If you and your spouse ultimately decide on a custody agreement on your own, there is no guarantee that the court will accept it. In the end, the child's best interests trump the parents' wishes.

Contested Custody Cases

In contested child custody cases, or cases where parents cannot agree on a custody arrangement, the court may conduct a formal investigation to help determine what custody arrangement is in the child's best interest. For some parents, the child custody investigation may seems intrusive and stressful. For example, the child custody investigator will probably ask you about your lifestyle, romantic relationships, work history, and mental health. The child custody investigator may also visit your home and inspect your living spaces. Even if this child custody investigation makes you feel uncomfortable, it is important to cooperate with the evaluator if you want to protect your custody rights in a divorce.

Not all states use child custody evaluators, however. In such instances, you may need to hire a child psychologist or other qualified mental health professional to evaluate your child and testify on your behalf if you have reason to believe the child's mental health is at risk by being with the other parent. Likewise it may be beneficial to hire a third-party mental health professional to work with your child if the other parent is accusing you of abuse, neglect, or being an unfit parent.

During a child custody case it is important to comply with all orders issues by the court. Although this may sound like common sense, during a divorce and custody dispute, it is easy for a parent's emotions to cloud his or her judgment. In short, even if you do not agree with the court's custody ruling, it is still essential to follow the judge's mandates if you want to protect your child custody rights in a divorce. Remember: if you do not get the ruling you want, you can always appeal the decision later on.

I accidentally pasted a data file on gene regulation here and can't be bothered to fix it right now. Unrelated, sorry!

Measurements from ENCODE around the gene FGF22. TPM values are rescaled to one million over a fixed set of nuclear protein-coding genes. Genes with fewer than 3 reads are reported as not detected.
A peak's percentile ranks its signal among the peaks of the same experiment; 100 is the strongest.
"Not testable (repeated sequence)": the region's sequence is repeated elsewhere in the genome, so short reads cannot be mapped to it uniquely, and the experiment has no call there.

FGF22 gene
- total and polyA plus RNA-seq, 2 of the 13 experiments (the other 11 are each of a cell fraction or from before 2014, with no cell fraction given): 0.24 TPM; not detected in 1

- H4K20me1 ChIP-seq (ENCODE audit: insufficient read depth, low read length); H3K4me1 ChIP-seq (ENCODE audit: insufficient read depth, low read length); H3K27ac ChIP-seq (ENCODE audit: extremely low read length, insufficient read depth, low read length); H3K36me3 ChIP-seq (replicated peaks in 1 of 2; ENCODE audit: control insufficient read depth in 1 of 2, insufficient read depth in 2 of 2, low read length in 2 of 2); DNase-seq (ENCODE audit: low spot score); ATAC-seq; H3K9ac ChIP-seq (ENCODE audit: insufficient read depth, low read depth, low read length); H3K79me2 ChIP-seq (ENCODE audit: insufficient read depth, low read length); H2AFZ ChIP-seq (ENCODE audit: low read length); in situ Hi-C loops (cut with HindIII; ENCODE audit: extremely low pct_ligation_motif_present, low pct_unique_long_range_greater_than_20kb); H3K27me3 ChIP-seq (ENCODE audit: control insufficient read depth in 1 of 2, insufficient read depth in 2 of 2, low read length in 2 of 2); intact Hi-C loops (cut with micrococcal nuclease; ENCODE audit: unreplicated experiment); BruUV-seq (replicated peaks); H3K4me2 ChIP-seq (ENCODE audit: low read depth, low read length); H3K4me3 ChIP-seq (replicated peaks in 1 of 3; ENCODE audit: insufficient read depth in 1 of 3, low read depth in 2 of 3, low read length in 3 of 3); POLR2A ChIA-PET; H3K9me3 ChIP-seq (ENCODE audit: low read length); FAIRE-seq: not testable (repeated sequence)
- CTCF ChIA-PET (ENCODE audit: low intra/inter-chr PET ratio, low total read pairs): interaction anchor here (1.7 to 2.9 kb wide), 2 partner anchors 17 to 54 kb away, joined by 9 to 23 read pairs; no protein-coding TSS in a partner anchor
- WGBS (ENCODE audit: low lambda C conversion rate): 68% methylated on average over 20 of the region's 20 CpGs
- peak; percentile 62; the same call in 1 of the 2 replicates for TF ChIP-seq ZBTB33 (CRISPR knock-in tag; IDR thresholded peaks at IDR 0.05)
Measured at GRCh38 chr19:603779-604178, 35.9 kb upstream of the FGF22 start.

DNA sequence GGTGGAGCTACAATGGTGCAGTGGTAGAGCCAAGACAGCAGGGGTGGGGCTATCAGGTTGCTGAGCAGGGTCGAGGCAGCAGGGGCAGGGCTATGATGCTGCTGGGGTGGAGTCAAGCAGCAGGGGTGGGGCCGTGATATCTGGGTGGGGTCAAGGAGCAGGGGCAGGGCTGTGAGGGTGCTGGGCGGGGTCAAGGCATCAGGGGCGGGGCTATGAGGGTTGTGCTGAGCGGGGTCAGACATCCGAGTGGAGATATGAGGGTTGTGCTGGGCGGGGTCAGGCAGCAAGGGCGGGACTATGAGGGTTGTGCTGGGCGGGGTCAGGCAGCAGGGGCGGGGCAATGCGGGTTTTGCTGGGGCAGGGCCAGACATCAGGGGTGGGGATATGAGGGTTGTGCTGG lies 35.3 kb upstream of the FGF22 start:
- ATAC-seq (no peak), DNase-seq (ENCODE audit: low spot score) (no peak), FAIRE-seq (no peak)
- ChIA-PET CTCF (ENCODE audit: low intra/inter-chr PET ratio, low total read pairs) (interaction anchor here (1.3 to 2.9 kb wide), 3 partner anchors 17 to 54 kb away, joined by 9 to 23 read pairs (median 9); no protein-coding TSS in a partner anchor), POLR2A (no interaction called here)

For divorcing parents, one of the most difficult parts of a contested child custody case is maintaining a civil relationship with the soon-to-be-ex. Even if you are frustrated and angry with your ex (or think he or she is a bad parent), it is important to show him or her respect, especially around your children. Bashing your ex publicly, or trying to turn your children against their other parents, is a serious issue that might affect you child custody rights.

Providing a Stable Environment

Even if you are already divorced from your spouse or were never married to the child's other parent, during a custody hearing, it may be advisable from refraining from dating or bringing a new partner into the child's life during the custody case. Likewise, moving, changing your child's school, or making other major life changes may not be looked upon favorably by the court. Because new situations can be stressful--even if they are ultimately positive--the court may view a new partner or other significant life change as a sign of instability. Thus, until your child custody issues are resolved, is a good idea to maintain to the greatest extent possible.

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      3 years ago

      My sister is getting a divorce with her husband this year. It is a process that she is not familiar with at all so I am trying to have a lot of support for her. Hopefully she can find some good legal help to make sure she keeps the custody of her children.